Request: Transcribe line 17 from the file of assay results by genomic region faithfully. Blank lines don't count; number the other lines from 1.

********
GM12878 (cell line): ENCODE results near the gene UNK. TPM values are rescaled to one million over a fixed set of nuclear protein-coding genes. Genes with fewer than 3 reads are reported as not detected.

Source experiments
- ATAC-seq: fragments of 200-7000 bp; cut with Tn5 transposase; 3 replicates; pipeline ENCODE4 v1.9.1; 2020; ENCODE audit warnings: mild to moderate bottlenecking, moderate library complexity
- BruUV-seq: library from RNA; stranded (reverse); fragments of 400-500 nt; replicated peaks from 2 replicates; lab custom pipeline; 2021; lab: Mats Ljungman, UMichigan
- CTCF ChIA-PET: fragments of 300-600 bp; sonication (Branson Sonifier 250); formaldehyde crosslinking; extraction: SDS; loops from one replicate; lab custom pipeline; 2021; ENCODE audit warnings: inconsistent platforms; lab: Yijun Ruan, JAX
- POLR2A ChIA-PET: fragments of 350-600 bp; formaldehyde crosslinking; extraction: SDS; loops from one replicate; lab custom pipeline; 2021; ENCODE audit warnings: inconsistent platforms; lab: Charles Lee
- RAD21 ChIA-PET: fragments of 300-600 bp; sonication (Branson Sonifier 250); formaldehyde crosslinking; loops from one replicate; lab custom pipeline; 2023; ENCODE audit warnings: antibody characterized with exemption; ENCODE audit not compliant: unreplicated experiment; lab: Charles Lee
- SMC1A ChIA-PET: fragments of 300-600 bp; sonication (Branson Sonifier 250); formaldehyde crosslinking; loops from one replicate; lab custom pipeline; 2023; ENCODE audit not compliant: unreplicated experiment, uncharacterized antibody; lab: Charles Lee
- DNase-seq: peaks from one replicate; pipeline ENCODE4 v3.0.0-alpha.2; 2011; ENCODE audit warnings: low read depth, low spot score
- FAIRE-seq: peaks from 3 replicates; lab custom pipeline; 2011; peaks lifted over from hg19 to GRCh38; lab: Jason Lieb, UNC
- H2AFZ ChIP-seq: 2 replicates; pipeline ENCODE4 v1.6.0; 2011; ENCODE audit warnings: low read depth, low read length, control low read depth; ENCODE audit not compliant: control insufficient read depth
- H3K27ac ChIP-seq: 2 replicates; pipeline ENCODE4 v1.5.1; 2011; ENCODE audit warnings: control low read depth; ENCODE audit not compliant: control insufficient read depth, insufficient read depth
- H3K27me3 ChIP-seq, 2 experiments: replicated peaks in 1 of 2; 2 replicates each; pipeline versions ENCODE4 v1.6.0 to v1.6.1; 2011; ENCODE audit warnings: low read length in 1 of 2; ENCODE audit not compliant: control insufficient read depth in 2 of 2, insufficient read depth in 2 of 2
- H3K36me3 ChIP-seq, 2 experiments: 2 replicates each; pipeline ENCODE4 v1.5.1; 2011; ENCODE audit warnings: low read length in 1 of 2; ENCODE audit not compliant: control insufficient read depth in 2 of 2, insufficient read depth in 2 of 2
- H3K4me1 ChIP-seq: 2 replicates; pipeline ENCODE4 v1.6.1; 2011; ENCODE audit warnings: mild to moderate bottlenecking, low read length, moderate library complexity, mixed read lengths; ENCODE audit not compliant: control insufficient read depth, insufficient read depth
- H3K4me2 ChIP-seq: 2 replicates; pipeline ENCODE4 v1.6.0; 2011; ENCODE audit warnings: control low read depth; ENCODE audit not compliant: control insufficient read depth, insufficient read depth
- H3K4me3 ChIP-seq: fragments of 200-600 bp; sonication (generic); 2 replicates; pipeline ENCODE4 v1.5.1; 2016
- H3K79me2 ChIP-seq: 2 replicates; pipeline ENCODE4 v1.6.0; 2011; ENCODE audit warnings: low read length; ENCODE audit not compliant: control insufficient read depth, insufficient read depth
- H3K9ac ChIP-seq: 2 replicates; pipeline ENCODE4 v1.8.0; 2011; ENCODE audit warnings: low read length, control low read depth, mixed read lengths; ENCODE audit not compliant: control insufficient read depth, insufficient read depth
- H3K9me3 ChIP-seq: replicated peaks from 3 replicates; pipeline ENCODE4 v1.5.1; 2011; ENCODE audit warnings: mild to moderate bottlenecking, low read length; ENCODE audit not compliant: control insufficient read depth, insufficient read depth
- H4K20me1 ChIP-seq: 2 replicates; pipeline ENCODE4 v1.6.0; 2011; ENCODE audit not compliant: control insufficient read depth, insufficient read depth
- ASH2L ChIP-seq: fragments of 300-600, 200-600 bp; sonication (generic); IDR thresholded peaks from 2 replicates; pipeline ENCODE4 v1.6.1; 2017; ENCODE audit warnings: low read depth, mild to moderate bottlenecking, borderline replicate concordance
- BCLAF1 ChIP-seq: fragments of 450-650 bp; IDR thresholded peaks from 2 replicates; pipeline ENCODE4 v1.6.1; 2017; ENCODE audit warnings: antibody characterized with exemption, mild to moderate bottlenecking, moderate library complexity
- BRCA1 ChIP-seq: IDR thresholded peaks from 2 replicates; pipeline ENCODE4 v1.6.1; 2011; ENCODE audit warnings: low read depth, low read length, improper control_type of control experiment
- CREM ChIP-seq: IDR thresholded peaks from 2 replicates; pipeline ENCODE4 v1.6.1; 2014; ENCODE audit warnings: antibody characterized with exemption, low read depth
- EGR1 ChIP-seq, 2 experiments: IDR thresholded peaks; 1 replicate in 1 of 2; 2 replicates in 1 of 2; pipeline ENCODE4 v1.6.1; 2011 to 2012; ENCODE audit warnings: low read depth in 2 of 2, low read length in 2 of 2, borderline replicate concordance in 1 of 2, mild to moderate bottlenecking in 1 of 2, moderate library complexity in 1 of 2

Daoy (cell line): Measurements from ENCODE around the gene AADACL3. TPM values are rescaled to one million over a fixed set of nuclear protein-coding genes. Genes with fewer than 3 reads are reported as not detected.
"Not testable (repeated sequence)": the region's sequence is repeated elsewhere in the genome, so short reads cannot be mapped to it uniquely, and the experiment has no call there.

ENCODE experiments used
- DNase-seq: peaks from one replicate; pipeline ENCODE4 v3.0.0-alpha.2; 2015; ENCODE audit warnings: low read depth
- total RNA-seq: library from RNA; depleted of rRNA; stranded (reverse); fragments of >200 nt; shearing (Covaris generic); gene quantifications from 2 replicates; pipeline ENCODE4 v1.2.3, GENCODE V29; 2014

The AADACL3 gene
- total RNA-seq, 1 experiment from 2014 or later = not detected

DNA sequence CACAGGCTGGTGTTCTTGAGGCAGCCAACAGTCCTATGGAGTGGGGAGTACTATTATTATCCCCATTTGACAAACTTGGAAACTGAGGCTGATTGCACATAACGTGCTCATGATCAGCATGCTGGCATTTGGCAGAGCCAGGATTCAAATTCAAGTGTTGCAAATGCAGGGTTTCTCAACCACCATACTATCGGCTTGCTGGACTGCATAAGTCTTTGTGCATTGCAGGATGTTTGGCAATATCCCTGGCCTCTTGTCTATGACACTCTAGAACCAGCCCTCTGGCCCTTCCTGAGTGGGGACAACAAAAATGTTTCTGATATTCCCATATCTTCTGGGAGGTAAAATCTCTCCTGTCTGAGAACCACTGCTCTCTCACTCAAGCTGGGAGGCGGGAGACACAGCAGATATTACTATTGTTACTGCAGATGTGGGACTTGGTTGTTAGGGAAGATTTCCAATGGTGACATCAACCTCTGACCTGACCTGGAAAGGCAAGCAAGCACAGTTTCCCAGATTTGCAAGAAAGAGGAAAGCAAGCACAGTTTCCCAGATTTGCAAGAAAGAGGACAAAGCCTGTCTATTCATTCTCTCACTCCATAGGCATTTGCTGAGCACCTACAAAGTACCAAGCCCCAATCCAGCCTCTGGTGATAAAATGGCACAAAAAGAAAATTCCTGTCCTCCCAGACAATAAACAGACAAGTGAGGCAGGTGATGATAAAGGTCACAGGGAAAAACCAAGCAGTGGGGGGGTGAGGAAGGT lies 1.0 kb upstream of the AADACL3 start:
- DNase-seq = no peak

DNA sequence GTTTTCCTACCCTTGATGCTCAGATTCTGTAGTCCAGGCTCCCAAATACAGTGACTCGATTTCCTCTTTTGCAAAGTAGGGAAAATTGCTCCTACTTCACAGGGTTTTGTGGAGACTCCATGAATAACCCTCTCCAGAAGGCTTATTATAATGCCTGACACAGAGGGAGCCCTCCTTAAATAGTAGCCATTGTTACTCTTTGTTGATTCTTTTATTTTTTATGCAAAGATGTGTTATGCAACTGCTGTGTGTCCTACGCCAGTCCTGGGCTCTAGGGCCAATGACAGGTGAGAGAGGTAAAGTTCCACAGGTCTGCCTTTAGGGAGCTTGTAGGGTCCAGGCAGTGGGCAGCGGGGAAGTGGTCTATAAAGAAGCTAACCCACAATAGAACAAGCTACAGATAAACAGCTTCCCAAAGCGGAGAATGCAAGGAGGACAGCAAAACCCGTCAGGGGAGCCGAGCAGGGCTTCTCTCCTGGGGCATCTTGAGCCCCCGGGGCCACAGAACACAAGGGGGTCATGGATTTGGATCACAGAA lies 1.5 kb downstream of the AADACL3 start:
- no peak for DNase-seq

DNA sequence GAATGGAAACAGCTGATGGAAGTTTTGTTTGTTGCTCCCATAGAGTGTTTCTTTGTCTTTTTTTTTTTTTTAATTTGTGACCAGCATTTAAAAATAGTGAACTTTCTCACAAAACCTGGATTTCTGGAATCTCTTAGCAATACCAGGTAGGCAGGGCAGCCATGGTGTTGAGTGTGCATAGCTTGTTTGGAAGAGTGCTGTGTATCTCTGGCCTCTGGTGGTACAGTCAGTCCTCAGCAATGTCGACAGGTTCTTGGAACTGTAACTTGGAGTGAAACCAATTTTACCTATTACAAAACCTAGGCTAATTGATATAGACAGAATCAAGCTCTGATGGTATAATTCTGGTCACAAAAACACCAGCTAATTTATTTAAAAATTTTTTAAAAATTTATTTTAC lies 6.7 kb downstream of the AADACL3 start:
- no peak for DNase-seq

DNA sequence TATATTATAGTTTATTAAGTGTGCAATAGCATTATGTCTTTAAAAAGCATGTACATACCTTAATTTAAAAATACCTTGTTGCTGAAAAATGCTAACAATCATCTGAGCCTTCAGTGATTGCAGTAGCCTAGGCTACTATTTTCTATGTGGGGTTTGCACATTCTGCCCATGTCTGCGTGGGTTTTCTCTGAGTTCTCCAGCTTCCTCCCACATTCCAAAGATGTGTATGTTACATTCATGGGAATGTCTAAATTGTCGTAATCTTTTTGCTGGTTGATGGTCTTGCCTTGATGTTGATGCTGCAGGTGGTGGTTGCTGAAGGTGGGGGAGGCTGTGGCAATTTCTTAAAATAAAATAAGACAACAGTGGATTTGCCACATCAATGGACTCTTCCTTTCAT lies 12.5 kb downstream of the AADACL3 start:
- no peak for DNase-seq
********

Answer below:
- H3K4me3 ChIP-seq: fragments of 200-600 bp; sonication (generic); 2 replicates; pipeline ENCODE4 v1.5.1; 2016